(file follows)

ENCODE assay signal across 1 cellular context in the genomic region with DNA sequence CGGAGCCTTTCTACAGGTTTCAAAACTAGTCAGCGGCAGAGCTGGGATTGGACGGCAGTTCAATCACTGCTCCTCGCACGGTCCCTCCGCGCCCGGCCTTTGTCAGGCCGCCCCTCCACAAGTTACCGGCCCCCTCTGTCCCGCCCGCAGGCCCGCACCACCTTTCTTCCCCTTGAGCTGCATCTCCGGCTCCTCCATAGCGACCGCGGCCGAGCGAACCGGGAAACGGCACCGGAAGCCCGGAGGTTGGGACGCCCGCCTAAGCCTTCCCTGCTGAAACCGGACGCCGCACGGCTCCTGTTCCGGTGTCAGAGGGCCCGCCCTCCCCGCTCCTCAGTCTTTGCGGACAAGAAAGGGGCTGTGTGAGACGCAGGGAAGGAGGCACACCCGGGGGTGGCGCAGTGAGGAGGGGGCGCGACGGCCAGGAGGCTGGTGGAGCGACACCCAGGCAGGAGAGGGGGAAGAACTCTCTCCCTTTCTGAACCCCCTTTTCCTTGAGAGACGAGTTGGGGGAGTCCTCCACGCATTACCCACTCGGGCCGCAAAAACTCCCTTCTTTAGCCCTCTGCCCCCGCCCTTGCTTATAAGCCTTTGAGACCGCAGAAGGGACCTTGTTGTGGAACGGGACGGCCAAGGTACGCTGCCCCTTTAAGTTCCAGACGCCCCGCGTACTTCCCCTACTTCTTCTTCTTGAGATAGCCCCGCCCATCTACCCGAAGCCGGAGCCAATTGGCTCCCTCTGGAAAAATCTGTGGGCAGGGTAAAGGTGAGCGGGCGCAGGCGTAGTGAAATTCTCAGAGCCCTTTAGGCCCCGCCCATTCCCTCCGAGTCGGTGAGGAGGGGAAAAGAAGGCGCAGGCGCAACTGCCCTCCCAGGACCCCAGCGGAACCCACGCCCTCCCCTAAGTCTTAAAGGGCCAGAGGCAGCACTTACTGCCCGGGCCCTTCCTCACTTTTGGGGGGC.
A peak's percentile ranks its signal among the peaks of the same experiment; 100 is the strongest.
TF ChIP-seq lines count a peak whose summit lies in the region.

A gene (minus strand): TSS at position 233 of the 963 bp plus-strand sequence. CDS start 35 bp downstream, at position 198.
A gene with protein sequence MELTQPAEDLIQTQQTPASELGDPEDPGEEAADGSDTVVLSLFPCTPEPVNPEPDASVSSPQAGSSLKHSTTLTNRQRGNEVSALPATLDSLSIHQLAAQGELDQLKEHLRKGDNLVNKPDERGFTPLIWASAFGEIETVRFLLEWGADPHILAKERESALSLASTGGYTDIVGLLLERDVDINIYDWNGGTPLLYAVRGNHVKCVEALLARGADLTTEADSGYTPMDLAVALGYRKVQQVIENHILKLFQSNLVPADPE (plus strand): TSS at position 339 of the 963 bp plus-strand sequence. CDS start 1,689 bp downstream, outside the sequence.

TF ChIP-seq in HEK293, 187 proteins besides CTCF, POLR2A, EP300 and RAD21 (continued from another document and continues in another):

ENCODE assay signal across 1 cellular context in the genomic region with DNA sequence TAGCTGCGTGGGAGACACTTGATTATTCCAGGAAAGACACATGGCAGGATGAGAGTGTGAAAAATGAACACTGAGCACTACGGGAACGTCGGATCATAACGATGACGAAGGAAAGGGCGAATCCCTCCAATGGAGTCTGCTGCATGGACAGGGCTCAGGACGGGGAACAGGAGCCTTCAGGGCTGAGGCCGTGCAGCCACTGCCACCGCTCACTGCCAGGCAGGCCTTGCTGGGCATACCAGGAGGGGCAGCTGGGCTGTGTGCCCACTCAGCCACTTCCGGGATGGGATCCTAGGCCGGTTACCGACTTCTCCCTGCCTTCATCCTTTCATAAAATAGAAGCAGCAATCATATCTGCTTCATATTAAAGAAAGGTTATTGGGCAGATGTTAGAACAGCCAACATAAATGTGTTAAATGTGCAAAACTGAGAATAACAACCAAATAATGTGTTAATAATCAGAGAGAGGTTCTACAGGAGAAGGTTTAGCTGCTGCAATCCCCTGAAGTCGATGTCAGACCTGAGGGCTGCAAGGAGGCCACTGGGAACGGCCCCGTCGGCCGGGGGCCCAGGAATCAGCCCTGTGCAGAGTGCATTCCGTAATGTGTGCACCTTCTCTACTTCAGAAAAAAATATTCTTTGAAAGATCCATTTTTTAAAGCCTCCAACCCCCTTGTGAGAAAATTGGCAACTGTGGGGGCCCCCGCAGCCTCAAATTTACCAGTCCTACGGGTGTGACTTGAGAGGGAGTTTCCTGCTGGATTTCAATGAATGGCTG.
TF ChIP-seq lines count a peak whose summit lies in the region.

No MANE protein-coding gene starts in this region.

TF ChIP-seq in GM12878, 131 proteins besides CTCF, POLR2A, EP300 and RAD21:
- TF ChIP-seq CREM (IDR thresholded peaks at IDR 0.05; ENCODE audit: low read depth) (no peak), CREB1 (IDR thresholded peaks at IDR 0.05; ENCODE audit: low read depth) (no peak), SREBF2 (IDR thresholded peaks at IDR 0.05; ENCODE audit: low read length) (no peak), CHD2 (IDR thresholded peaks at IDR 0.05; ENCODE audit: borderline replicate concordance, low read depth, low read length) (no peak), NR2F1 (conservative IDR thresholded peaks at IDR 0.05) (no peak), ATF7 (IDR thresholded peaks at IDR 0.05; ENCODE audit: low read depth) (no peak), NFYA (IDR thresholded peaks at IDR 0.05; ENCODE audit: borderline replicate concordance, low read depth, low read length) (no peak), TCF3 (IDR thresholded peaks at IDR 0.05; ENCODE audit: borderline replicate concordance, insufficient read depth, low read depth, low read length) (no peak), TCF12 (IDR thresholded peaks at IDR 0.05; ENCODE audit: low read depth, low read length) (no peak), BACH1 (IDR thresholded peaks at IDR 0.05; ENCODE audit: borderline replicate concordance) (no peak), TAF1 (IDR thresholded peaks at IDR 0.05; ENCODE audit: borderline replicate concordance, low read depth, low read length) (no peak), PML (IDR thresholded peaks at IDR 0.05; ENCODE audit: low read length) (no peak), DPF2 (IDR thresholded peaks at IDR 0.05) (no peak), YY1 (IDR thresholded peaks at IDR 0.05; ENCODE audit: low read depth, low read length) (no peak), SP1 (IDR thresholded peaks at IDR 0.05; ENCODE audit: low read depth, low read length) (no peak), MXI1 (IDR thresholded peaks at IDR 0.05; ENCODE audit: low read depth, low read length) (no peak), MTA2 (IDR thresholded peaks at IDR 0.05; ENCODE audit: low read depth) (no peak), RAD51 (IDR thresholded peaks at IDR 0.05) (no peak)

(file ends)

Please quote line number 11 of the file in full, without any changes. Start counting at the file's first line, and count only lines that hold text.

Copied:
- TF ChIP-seq CREM (IDR thresholded peaks at IDR 0.05; ENCODE audit: low read depth) (no peak), CREB1 (IDR thresholded peaks at IDR 0.05; ENCODE audit: low read depth) (no peak), SREBF2 (IDR thresholded peaks at IDR 0.05; ENCODE audit: low read length) (no peak), CHD2 (IDR thresholded peaks at IDR 0.05; ENCODE audit: borderline replicate concordance, low read depth, low read length) (no peak), NR2F1 (conservative IDR thresholded peaks at IDR 0.05) (no peak), ATF7 (IDR thresholded peaks at IDR 0.05; ENCODE audit: low read depth) (no peak), NFYA (IDR thresholded peaks at IDR 0.05; ENCODE audit: borderline replicate concordance, low read depth, low read length) (no peak), TCF3 (IDR thresholded peaks at IDR 0.05; ENCODE audit: borderline replicate concordance, insufficient read depth, low read depth, low read length) (no peak), TCF12 (IDR thresholded peaks at IDR 0.05; ENCODE audit: low read depth, low read length) (no peak), BACH1 (IDR thresholded peaks at IDR 0.05; ENCODE audit: borderline replicate concordance) (no peak), TAF1 (IDR thresholded peaks at IDR 0.05; ENCODE audit: borderline replicate concordance, low read depth, low read length) (no peak), PML (IDR thresholded peaks at IDR 0.05; ENCODE audit: low read length) (no peak), DPF2 (IDR thresholded peaks at IDR 0.05) (no peak), YY1 (IDR thresholded peaks at IDR 0.05; ENCODE audit: low read depth, low read length) (no peak), SP1 (IDR thresholded peaks at IDR 0.05; ENCODE audit: low read depth, low read length) (no peak), MXI1 (IDR thresholded peaks at IDR 0.05; ENCODE audit: low read depth, low read length) (no peak), MTA2 (IDR thresholded peaks at IDR 0.05; ENCODE audit: low read depth) (no peak), RAD51 (IDR thresholded peaks at IDR 0.05) (no peak)